In Middle/Lower personalities, the visceral and muscular layers of the body are again most engaged, though here, especially with Middle/Lower/Inner, the focus shifts more to the viscera.  Structurally, we find the complement to what we saw with more upper pole patterns.  Again there is isometric tension and, with this, structural hypertrophy, but here the primary engagement is from below.  Where there is a preponderance of more outer aspect dynamics, we see again a block-like body, relatively symmetrical but strongly bound.  Where the inner aspect predominates, the mass shifts into the belly, hips
and thighs.

Some Creative Systems personality cards we might expect to find selected by people with primarily Middle-Axis personality structures:


“I could have easily become a minister or a priest.  I’m concerned about moral issues.”

“I’m good at managing people.  People respect me and look to me to for leadership.  I like seeing things get done.”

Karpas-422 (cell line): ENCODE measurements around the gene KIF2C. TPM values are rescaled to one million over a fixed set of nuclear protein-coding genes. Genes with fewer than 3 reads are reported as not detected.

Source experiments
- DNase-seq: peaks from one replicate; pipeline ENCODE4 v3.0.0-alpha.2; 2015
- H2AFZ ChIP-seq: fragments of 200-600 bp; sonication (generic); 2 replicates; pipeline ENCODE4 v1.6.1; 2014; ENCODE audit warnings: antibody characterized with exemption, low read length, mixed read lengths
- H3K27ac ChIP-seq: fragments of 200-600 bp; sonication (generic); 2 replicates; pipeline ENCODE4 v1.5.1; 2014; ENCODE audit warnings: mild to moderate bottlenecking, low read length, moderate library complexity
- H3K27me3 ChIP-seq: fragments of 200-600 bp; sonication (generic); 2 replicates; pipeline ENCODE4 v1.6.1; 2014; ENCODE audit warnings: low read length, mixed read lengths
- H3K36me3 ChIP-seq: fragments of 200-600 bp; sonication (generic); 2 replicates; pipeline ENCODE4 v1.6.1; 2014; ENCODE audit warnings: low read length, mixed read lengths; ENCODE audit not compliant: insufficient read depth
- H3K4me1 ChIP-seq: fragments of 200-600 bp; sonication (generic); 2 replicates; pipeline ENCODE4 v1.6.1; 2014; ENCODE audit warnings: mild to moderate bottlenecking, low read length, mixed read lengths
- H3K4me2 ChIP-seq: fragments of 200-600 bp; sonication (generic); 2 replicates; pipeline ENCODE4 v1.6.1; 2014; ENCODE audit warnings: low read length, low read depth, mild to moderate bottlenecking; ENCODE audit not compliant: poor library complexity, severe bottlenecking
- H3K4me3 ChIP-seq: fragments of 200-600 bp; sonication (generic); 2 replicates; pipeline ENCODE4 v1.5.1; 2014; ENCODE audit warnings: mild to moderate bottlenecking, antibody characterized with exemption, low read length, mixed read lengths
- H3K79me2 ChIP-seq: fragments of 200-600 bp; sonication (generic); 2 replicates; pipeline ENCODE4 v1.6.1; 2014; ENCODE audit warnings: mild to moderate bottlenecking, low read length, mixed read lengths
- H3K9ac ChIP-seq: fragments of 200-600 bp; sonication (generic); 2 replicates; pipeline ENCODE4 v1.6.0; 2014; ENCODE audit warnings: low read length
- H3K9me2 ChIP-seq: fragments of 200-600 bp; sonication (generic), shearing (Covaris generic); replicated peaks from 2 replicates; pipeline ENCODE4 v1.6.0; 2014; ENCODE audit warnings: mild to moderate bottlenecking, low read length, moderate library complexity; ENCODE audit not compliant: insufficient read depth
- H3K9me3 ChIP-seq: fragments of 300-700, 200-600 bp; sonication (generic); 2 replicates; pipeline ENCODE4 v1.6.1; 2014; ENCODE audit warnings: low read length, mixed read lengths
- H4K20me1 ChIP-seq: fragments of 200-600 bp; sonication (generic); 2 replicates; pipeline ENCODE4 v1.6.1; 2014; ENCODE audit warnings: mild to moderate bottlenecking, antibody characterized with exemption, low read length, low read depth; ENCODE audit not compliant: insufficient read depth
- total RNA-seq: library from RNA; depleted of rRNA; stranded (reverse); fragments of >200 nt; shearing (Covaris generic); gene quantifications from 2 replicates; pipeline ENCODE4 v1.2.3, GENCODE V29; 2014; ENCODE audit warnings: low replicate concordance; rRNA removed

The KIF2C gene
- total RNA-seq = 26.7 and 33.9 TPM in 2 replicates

“A good education is the key to a productive life.  Teachers are society’s real heroes.”


“It was said of General Grant that he wore the expression of someone who had made up his mind to drive his head through a brick wall and was just getting ready to do it.”

“Politics has to do with power—who has it, who doesn’t.  If you want to be effective, you must learn how power works.”

“An effective leader needs to be comfortable with making tough, often unpopular decisions.  You won’t be loved for it, but in time people will respect your courage and integrity.”


“I fight poverty—I work.”

Sign on a shop wall—
“Cows may come and cows may go, but the bull in this place goes on forever.”

“When the going gets tough, the tough get going.”


“It is not doing the things we like to do, but liking the things we have to do, that makes life blessed.”

“I’m a strong person emotionally.  I can withstand a lot of adversity.  And I know how to be there for other people.”

“I like people who are plain-spoken, people who are unpretentious and forthright.”

Famous Middles within the various quadrants of poles and aspects: